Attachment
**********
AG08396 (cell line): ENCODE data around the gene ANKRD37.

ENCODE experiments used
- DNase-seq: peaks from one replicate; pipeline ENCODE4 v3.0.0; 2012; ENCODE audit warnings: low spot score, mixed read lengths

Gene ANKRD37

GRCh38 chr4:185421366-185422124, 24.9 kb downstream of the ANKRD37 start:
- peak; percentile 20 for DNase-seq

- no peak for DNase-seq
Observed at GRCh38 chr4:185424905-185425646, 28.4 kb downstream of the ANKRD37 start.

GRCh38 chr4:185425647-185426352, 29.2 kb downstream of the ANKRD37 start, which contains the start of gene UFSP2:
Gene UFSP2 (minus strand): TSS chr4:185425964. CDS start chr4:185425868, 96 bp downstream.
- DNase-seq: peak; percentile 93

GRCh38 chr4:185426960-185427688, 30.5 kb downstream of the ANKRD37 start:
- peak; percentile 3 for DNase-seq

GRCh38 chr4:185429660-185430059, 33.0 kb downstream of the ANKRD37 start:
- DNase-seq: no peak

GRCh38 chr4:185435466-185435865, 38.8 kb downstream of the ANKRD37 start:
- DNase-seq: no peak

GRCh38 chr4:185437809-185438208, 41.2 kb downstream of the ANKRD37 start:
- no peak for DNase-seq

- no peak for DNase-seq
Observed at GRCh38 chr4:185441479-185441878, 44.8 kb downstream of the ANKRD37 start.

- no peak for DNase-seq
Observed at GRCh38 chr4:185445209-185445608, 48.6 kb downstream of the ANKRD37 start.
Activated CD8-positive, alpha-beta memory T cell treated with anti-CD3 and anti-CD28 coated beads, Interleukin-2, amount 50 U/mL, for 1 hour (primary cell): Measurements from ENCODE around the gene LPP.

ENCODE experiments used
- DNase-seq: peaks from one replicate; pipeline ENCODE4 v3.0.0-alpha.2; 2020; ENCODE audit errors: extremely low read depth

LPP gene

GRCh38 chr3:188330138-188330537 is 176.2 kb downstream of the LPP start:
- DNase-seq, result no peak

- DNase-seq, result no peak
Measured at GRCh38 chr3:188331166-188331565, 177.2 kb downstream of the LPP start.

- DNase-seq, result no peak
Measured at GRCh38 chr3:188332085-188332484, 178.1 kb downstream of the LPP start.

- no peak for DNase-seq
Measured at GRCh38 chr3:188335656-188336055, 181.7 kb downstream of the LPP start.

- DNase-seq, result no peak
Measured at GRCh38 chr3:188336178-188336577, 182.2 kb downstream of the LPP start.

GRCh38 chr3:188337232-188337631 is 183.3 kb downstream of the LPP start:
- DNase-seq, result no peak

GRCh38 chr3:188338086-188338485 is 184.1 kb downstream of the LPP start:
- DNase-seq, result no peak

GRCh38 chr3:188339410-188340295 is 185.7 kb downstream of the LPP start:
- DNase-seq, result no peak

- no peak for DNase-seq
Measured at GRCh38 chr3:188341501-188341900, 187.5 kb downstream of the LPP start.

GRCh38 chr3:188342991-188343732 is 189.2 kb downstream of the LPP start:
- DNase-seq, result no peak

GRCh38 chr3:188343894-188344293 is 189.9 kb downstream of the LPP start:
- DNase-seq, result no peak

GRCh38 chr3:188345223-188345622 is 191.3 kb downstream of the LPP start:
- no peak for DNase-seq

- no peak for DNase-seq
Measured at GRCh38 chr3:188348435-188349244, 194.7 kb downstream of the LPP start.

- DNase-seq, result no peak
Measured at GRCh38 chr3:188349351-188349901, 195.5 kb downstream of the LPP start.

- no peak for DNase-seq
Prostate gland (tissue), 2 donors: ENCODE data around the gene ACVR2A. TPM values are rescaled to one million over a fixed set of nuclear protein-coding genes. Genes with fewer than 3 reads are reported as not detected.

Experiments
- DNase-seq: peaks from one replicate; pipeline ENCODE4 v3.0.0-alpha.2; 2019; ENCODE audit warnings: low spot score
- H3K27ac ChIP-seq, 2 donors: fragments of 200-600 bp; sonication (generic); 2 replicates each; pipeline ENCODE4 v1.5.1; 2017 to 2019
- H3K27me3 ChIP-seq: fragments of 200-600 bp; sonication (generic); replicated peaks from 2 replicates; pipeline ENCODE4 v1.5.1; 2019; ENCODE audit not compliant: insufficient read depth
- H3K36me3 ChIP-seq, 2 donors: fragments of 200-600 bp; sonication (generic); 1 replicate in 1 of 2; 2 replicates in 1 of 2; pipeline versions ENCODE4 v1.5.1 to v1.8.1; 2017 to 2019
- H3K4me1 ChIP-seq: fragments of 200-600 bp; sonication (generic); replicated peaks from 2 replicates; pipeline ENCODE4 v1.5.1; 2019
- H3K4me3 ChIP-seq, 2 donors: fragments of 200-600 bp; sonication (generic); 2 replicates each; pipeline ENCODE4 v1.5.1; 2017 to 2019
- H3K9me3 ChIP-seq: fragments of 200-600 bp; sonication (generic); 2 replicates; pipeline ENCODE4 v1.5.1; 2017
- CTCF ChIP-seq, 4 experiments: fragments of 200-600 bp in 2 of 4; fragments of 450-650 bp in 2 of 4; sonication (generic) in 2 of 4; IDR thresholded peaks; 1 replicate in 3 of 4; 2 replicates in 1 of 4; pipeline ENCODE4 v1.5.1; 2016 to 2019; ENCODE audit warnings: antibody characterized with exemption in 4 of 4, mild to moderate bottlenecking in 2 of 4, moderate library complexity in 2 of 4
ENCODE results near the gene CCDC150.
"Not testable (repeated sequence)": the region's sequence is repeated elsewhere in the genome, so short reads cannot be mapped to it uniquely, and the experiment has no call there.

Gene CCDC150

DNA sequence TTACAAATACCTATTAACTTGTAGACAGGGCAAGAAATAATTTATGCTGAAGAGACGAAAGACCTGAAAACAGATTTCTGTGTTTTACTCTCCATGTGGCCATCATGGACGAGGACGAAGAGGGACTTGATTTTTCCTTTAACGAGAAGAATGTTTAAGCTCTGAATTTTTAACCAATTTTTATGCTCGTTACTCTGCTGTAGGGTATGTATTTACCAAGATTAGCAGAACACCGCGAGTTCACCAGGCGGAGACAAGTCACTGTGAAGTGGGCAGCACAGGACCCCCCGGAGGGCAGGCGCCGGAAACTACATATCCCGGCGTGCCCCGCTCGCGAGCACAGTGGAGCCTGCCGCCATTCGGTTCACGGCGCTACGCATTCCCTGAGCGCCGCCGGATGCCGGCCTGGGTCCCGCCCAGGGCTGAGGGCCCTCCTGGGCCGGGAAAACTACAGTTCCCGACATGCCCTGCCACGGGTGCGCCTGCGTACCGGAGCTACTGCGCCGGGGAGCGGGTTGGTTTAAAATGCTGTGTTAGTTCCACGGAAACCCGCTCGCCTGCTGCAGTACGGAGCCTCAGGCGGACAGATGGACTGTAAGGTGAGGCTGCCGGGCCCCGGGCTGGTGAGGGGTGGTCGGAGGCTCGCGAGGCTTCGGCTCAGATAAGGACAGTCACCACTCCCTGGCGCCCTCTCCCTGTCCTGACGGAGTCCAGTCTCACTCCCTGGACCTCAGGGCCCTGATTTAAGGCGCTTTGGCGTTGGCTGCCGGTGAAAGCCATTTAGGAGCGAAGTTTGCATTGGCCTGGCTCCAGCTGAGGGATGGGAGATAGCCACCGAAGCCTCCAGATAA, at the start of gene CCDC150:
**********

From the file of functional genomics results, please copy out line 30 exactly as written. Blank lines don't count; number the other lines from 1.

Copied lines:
- DNase-seq, result no peak